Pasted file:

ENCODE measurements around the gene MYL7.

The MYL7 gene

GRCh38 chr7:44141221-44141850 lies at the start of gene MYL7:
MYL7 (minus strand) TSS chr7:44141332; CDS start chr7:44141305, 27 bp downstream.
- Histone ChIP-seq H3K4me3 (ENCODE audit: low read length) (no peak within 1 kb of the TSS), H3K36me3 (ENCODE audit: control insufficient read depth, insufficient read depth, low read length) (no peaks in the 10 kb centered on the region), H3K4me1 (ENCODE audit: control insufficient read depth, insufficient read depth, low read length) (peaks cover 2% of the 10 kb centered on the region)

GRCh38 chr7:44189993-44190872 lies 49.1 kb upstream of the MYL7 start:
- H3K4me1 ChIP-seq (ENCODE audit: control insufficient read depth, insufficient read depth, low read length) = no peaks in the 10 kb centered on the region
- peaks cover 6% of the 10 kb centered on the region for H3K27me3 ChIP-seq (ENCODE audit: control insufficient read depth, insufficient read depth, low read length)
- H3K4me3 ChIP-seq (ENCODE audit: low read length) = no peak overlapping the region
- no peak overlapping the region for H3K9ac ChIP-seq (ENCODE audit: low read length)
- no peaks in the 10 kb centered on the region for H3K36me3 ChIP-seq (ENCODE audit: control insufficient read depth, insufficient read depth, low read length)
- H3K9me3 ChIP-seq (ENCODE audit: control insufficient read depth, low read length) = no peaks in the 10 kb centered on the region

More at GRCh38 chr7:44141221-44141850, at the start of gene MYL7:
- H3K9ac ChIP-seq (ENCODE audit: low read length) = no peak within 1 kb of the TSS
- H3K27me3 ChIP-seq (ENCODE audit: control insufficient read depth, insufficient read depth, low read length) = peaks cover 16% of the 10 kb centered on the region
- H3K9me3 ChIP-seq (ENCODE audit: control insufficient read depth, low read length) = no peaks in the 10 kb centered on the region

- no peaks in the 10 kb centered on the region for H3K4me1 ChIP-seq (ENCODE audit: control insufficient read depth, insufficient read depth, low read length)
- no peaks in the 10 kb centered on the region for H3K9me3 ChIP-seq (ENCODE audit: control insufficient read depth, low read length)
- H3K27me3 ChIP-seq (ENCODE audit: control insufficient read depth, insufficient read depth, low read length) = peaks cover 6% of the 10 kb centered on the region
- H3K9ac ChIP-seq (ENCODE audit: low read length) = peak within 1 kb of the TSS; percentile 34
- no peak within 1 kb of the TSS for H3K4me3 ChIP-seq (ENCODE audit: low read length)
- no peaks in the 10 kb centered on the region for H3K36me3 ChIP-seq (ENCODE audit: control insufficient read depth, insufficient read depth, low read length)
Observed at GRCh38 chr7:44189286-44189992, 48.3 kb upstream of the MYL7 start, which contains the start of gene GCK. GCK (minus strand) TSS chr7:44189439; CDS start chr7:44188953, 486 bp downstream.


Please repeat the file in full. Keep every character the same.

ENCODE measurements around the gene MYL7.

The MYL7 gene

GRCh38 chr7:44141221-44141850 lies at the start of gene MYL7:
MYL7 (minus strand) TSS chr7:44141332; CDS start chr7:44141305, 27 bp downstream.
- Histone ChIP-seq H3K4me3 (ENCODE audit: low read length) (no peak within 1 kb of the TSS), H3K36me3 (ENCODE audit: control insufficient read depth, insufficient read depth, low read length) (no peaks in the 10 kb centered on the region), H3K4me1 (ENCODE audit: control insufficient read depth, insufficient read depth, low read length) (peaks cover 2% of the 10 kb centered on the region)

GRCh38 chr7:44189993-44190872 lies 49.1 kb upstream of the MYL7 start:
- H3K4me1 ChIP-seq (ENCODE audit: control insufficient read depth, insufficient read depth, low read length) = no peaks in the 10 kb centered on the region
- peaks cover 6% of the 10 kb centered on the region for H3K27me3 ChIP-seq (ENCODE audit: control insufficient read depth, insufficient read depth, low read length)
- H3K4me3 ChIP-seq (ENCODE audit: low read length) = no peak overlapping the region
- no peak overlapping the region for H3K9ac ChIP-seq (ENCODE audit: low read length)
- no peaks in the 10 kb centered on the region for H3K36me3 ChIP-seq (ENCODE audit: control insufficient read depth, insufficient read depth, low read length)
- H3K9me3 ChIP-seq (ENCODE audit: control insufficient read depth, low read length) = no peaks in the 10 kb centered on the region

More at GRCh38 chr7:44141221-44141850, at the start of gene MYL7:
- H3K9ac ChIP-seq (ENCODE audit: low read length) = no peak within 1 kb of the TSS
- H3K27me3 ChIP-seq (ENCODE audit: control insufficient read depth, insufficient read depth, low read length) = peaks cover 16% of the 10 kb centered on the region
- H3K9me3 ChIP-seq (ENCODE audit: control insufficient read depth, low read length) = no peaks in the 10 kb centered on the region

- no peaks in the 10 kb centered on the region for H3K4me1 ChIP-seq (ENCODE audit: control insufficient read depth, insufficient read depth, low read length)
- no peaks in the 10 kb centered on the region for H3K9me3 ChIP-seq (ENCODE audit: control insufficient read depth, low read length)
- H3K27me3 ChIP-seq (ENCODE audit: control insufficient read depth, insufficient read depth, low read length) = peaks cover 6% of the 10 kb centered on the region
- H3K9ac ChIP-seq (ENCODE audit: low read length) = peak within 1 kb of the TSS; percentile 34
- no peak within 1 kb of the TSS for H3K4me3 ChIP-seq (ENCODE audit: low read length)
- no peaks in the 10 kb centered on the region for H3K36me3 ChIP-seq (ENCODE audit: control insufficient read depth, insufficient read depth, low read length)
Observed at GRCh38 chr7:44189286-44189992, 48.3 kb upstream of the MYL7 start, which contains the start of gene GCK. GCK (minus strand) TSS chr7:44189439; CDS start chr7:44188953, 486 bp downstream.